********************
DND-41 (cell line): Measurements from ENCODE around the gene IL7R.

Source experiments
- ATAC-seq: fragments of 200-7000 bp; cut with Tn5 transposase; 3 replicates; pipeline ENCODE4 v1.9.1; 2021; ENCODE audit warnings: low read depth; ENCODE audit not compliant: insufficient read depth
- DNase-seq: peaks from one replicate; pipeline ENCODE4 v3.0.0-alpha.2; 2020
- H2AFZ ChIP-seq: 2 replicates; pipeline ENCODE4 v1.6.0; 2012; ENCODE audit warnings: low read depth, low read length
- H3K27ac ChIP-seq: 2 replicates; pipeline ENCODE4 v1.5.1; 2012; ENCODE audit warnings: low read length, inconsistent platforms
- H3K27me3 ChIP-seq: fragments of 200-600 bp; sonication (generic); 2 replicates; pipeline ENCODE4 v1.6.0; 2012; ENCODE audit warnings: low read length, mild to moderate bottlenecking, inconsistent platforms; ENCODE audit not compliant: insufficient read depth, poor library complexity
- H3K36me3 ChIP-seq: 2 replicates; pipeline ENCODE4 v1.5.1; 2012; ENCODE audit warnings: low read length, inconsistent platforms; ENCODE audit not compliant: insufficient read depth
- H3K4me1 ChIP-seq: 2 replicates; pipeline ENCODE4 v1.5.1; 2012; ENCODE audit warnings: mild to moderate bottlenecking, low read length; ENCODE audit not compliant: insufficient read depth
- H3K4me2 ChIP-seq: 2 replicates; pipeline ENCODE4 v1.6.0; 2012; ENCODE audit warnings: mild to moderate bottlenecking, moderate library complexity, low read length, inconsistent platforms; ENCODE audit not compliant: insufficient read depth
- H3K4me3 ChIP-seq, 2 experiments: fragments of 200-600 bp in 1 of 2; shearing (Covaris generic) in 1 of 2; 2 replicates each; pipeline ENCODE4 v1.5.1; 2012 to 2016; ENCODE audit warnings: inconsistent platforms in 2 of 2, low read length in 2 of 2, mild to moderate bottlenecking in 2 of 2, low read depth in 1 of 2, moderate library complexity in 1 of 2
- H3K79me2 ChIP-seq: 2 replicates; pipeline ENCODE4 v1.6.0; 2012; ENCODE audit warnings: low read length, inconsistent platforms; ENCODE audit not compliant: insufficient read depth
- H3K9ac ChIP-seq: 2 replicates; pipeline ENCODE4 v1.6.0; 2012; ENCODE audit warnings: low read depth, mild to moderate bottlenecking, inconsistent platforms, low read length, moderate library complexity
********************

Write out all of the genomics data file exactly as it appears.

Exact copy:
DND-41 (cell line): Measurements from ENCODE around the gene IL7R.

Source experiments
- ATAC-seq: fragments of 200-7000 bp; cut with Tn5 transposase; 3 replicates; pipeline ENCODE4 v1.9.1; 2021; ENCODE audit warnings: low read depth; ENCODE audit not compliant: insufficient read depth
- DNase-seq: peaks from one replicate; pipeline ENCODE4 v3.0.0-alpha.2; 2020
- H2AFZ ChIP-seq: 2 replicates; pipeline ENCODE4 v1.6.0; 2012; ENCODE audit warnings: low read depth, low read length
- H3K27ac ChIP-seq: 2 replicates; pipeline ENCODE4 v1.5.1; 2012; ENCODE audit warnings: low read length, inconsistent platforms
- H3K27me3 ChIP-seq: fragments of 200-600 bp; sonication (generic); 2 replicates; pipeline ENCODE4 v1.6.0; 2012; ENCODE audit warnings: low read length, mild to moderate bottlenecking, inconsistent platforms; ENCODE audit not compliant: insufficient read depth, poor library complexity
- H3K36me3 ChIP-seq: 2 replicates; pipeline ENCODE4 v1.5.1; 2012; ENCODE audit warnings: low read length, inconsistent platforms; ENCODE audit not compliant: insufficient read depth
- H3K4me1 ChIP-seq: 2 replicates; pipeline ENCODE4 v1.5.1; 2012; ENCODE audit warnings: mild to moderate bottlenecking, low read length; ENCODE audit not compliant: insufficient read depth
- H3K4me2 ChIP-seq: 2 replicates; pipeline ENCODE4 v1.6.0; 2012; ENCODE audit warnings: mild to moderate bottlenecking, moderate library complexity, low read length, inconsistent platforms; ENCODE audit not compliant: insufficient read depth
- H3K4me3 ChIP-seq, 2 experiments: fragments of 200-600 bp in 1 of 2; shearing (Covaris generic) in 1 of 2; 2 replicates each; pipeline ENCODE4 v1.5.1; 2012 to 2016; ENCODE audit warnings: inconsistent platforms in 2 of 2, low read length in 2 of 2, mild to moderate bottlenecking in 2 of 2, low read depth in 1 of 2, moderate library complexity in 1 of 2
- H3K79me2 ChIP-seq: 2 replicates; pipeline ENCODE4 v1.6.0; 2012; ENCODE audit warnings: low read length, inconsistent platforms; ENCODE audit not compliant: insufficient read depth
- H3K9ac ChIP-seq: 2 replicates; pipeline ENCODE4 v1.6.0; 2012; ENCODE audit warnings: low read depth, mild to moderate bottlenecking, inconsistent platforms, low read length, moderate library complexity